At 6:30 a.m. Caden was peeking out the window to see what was making the early morning din.
This time it wasn’t the bear who has been lumbering through the woods in the wee hours. This time it was his Dad, lumbering.
Did I mention the 6:30 a.m. part? The man does not stop moving, planning, doing… He’s always puttered, but now his puttering involves chainsaws and sawmills. Very productive, very noisy. Thank goodness we no longer have close neighbors. Although I’m afraid with all of that racket he’s dramatically decreasing the chances of us getting any occupants in here:
I joke of course, because loud, early, fairy deterrent or not, we have a SAWMILL! How great is that. Yet again, something we had not expected even a couple of months ago.
We spent a lot of time trying to figure out what to do about wood: the wood that we had on our property where our house site would be, the wood that we need to build a home. We hoped the two would end up being one in the same. But how? Again, let me reiterate that we did not know anything about lumber, milling, etc. Many of my family members did. I was not one of them. We’d always been the ones to pay someone to handle these kind of logistics. But we were determined to try to figure this out, to take ownership of this process. Our progression went something like this:
- A local sawmill: What if we had the wood we cleared from the land brought to a nearby small-time sawmill that could turn the wood into the boards we’d need to build our wooden tapered yurt? This seemed like a straightforward, logical, local-benefiting plan. Josh even spoke with the man who would mill the wood. But there were two things about this approach that held us back. First, we really disliked having the wood leave the property – one of those seemingly irrational but nagging gut feelings. The trees stood here, they fell here, and we wanted them to stay here and become our home here. Second, we didn’t have the full materials list for our tapered yurt design, so the wood would need to be transported and sit at the mill indefinitely, possibly getting mixed up with other wood. Oh wait, there’s a third too. There’d also eventually be the process of transporting the wood back from the mill to the land.
- A local sawyer: Nearby farmers told us of another local farmer who milled wood in the off-season. He had a reputation for being really good with his portable mill. Again, Josh spoke with him and we got in line to have him come to our land and mill the wood in the off-season. This felt MORE right than taking the wood to the sawmill, but still didn’t feel quite right for some reason. Then another friend mentioned that he knew someone who had to wait a year and a half before that sawyer was able to get to their wood milling… This was a bit unsettling. Once we had our yurt materials list, we wanted to be off and running with the wood preparation so the drying time for the wood could start ASAP.
- Getting a sawmill, becoming a sawyer: A friend who had previously used portable mills started talking with Josh about going in on a mill themselves. He had a lot of wood from his landscaping business that he wanted to mill. Suddenly everything clicked and THIS made sense. The paths that put things more in our control ultimately seem to be the ones our guts say yes to. Before we knew it, they were off on a day trip to take advantage of a Wood-Mizer sale, and back they came with this:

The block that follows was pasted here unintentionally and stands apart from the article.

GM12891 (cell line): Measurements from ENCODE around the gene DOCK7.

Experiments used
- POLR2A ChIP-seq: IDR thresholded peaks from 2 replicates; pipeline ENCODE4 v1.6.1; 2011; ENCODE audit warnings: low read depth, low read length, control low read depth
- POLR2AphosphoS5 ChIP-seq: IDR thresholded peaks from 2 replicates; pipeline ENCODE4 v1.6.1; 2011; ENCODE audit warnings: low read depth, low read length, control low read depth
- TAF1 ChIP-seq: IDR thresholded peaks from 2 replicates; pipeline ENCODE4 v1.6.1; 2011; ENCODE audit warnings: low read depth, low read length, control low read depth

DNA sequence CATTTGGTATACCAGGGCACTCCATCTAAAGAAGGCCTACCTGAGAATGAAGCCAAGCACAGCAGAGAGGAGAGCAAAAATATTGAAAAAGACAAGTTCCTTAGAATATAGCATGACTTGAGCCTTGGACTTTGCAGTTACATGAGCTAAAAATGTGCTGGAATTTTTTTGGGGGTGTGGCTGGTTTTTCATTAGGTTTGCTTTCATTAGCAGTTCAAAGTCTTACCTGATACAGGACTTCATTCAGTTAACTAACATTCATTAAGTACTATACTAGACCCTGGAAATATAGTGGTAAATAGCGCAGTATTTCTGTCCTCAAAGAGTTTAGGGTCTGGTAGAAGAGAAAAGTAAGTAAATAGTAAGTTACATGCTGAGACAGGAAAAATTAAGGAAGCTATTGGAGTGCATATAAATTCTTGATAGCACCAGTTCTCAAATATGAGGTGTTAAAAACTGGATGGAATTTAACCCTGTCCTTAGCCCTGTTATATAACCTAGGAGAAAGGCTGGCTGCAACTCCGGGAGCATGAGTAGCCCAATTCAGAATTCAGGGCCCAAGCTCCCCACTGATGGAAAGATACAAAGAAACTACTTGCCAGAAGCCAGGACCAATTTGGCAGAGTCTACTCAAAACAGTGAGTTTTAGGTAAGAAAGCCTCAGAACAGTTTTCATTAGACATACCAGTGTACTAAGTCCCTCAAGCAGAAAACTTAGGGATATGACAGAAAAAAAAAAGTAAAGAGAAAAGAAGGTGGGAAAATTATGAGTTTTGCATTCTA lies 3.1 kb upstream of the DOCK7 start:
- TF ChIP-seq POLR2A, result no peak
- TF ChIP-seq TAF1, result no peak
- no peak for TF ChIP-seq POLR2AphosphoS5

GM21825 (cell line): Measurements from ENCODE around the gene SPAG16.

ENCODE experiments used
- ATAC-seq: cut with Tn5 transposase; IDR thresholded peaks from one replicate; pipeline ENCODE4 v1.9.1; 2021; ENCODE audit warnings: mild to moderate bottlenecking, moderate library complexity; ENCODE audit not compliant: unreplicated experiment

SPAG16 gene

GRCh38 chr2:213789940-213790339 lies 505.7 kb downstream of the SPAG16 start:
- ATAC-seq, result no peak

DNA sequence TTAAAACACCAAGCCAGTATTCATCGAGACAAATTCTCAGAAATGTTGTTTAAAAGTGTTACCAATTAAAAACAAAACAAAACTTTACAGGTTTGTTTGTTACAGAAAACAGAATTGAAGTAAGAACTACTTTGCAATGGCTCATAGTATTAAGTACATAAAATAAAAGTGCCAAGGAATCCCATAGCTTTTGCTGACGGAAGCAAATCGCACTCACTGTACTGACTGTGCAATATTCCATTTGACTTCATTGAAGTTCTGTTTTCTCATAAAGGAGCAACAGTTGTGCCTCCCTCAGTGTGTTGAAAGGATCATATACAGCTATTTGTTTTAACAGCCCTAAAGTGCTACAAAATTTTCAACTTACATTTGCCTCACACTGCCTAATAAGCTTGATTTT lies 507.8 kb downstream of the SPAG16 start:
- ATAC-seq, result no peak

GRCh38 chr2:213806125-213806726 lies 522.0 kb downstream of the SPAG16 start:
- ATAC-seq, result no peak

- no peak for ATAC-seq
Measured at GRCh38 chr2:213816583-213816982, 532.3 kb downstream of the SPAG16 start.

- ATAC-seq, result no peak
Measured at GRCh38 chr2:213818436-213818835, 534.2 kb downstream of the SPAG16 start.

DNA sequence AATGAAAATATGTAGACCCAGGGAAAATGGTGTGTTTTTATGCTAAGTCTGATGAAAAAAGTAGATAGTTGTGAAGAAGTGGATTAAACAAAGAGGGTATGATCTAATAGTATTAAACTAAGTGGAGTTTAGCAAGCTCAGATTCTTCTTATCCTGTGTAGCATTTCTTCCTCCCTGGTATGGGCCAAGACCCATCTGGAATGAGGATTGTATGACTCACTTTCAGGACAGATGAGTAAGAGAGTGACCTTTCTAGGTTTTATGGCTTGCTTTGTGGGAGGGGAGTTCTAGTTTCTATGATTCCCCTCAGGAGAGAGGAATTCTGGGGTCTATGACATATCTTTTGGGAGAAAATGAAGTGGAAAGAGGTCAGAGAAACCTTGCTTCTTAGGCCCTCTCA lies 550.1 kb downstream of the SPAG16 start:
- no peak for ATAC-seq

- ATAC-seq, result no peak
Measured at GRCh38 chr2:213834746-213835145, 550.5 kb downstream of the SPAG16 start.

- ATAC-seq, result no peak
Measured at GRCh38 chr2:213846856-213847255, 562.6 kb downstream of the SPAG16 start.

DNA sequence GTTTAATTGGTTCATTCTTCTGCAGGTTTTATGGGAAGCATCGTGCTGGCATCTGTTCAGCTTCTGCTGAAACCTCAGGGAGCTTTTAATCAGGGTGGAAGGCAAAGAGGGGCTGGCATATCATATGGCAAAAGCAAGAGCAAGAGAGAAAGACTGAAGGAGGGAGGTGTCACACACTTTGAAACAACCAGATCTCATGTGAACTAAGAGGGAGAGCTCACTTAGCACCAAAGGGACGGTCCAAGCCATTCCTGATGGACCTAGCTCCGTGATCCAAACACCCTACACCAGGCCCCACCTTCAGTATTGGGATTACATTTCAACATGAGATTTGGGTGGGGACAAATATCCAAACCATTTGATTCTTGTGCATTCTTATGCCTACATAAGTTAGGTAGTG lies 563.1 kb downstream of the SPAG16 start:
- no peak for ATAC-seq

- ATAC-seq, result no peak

Somehow or another this is considered a portable mill. Nothing is mentioned in the instructions about the amount of swearing that is apparently necessary to initially get it out of the back of a pickup truck. But, from what I hear, once it is set up it will indeed become much more portable. Before being set up, this was how portability happened:
Little boy excitement exuded from all the males around. This was well and truly fun.
It took them some more time to assemble the mill and get it leveled out. Yesterday they started it up for the first of what will likely be many, many times.
This is very much Josh and his friend’s project. But me? I love it. Not the wood mill so much as the husband who is driven to use it at all hours, what the mill will mean for the progression of our plans, and for yet more fascinating cyclical patterns…
Starting with the trees that stood here for decades, that created the dappled light and sheltered the mossy undergrowth I fell in love with here. The trees I did not want to cut down, but knew we would need to in order to build a home and have a garden here.
The wood milled, so close to where the trees once stood (and believe me, I’ve been pestering about eye and ear gear, nagging being my contribution so far in the wood milling).
The boards created for our future home.
And even the sawdust byproduct, so symbiotic at a yurt with a sawdust toilet… It will compost down, back to earth again in time.
Yes, so many great connections this wood mill helps create. And so very entertaining for us all at the same time.